If you have identified Connecticut College as your first choice, we encourage you to apply Early Decision. Early Decision is a binding commitment, and, if admitted, you agree to enroll at Connecticut College, pending an adequate financial aid award.
There are two rounds of Early Decision at Connecticut College: Early Decision Round I (ED I) and Early Decision Round II (ED II).
|Application Type||Common Application
|Early Decision I*
|November 15||November 15||mid-December|
|Early Decision II
|January 15||January 14||mid-February|
How to apply Early Decision
If you decide to apply Early Decision, you, your college counselor and a parent or legal guardian must sign the Common Application Early Decision Agreement Form. If you submit your Common Application as a regular decision candidate and later decide to convert to Early Decision, please contact our office so that we may email a copy of the special ED Agreement Form that is used in such cases.
The difference between Early Decision I and Early Decision II
There are two rounds of Early Decision at Connecticut College, Early Decision Round I (ED I) and Early Decision Round II (ED II). Both rounds of Early Decision are binding and indicate the same level of commitment to the College, but they have different deadlines and notification dates (see chart above).
ED I: We do not require standardized tests. If you choose to submit standardized testing, scores from standardized tests taken through November typically arrive in time for Early Decision I consideration.
ED II: If you wish to include first semester or trimester senior year grades or specific standardized tests, Early Decision II may be the appropriate deadline for you. Connecticut College is test optional. Nevertheless, if you would like to submit standardized testing, tests taken in December will arrive in time for Early Decision II.
Applying for financial aid as an Early Decision candidate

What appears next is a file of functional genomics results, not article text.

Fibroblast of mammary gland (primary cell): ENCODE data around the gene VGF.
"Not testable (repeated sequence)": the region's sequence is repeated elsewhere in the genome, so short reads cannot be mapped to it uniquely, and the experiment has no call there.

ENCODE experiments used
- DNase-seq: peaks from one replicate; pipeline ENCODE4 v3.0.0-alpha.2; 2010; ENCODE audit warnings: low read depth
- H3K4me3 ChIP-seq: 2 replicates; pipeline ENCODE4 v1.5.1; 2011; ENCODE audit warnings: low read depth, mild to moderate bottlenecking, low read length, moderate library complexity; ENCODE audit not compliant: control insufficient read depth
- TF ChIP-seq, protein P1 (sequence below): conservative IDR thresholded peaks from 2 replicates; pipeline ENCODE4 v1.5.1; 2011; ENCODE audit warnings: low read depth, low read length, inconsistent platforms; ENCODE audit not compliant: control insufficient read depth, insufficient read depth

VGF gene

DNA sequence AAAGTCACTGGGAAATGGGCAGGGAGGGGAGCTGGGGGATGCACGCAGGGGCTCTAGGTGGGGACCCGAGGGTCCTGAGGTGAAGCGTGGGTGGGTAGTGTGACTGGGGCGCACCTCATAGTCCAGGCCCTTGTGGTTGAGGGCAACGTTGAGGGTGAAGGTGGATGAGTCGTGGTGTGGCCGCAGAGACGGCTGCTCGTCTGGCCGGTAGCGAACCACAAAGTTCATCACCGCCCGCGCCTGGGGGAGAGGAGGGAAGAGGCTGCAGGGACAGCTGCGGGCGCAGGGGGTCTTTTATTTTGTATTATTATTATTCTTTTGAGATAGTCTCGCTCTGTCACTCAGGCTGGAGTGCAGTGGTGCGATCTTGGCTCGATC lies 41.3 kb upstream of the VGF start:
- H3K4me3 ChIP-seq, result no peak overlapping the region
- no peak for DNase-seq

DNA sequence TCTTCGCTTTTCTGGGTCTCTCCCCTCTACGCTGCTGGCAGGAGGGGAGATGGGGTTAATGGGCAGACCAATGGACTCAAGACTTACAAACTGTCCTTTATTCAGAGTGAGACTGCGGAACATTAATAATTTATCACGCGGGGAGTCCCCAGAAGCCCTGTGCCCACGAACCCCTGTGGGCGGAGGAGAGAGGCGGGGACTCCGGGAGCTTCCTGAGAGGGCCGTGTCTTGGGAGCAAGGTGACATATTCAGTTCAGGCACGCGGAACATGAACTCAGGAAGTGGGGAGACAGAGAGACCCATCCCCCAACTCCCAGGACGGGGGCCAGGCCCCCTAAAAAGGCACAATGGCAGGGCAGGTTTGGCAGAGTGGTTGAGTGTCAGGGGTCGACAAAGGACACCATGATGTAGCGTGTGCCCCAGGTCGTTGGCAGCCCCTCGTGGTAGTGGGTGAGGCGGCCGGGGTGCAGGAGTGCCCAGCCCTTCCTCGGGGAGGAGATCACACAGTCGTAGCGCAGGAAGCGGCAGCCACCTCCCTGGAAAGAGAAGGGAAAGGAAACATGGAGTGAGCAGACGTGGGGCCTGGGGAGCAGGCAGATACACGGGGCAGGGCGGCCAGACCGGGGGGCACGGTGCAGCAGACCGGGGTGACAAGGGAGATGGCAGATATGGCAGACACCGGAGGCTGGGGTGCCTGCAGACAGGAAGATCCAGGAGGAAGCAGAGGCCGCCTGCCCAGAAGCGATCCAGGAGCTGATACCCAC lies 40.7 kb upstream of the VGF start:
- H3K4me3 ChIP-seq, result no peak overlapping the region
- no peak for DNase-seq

Early Decision is a binding commitment. If admitted, you agree to enroll at Connecticut College, pending an adequate financial aid award.
If you plan to apply for financial aid, you must do so by the corresponding Early Decision financial aid deadlines listed above. Since we are committed to your attendance at the College, we ask that you reference the following section of our website to obtain a ball-park estimate of what your family's contribution could be. If you have any questions about the methodology used, please contact Financial Aid Services (860-439-2058 or email firstname.lastname@example.org). We ask that you go through this process before rendering a final decision about whether to apply Early Decision.
If you're interested in a financial pre-read, visit the Net Price Calculator. And if you're interested in potential merit aid, contact the Office of Admission at email@example.com.
Early Decision and applying to other colleges
As an Early Decision applicant, you may submit Regular Decision applications to other colleges in the meantime with the understanding that you will withdraw these applications and initiate no new ones if you are accepted to Connecticut College. (See acceptance notification dates above.)
However, we will withdraw your application if you apply simultaneously to more than one college as an Early Decision applicant, or if you do not withdraw your applications from other colleges after notification of your acceptance to Connecticut College.
The College's decision
Early Decision candidates may be admitted, denied or "deferred." All deferred candidates are reconsidered for Regular Decision and need not submit a new application. A deferral is not a rejection. A deferral releases you from your binding commitment to enroll if you are admitted and reflects the Admission Committee's interest in receiving more information from you, like midyear grades or additional testing, before a final decision is reached.
When it is clear to the Admission Committee that an Early Decision candidate will not be competitive for admission, the application is denied and the applicant informed in the Early Decision notification period to allow the student to focus on alternative plans.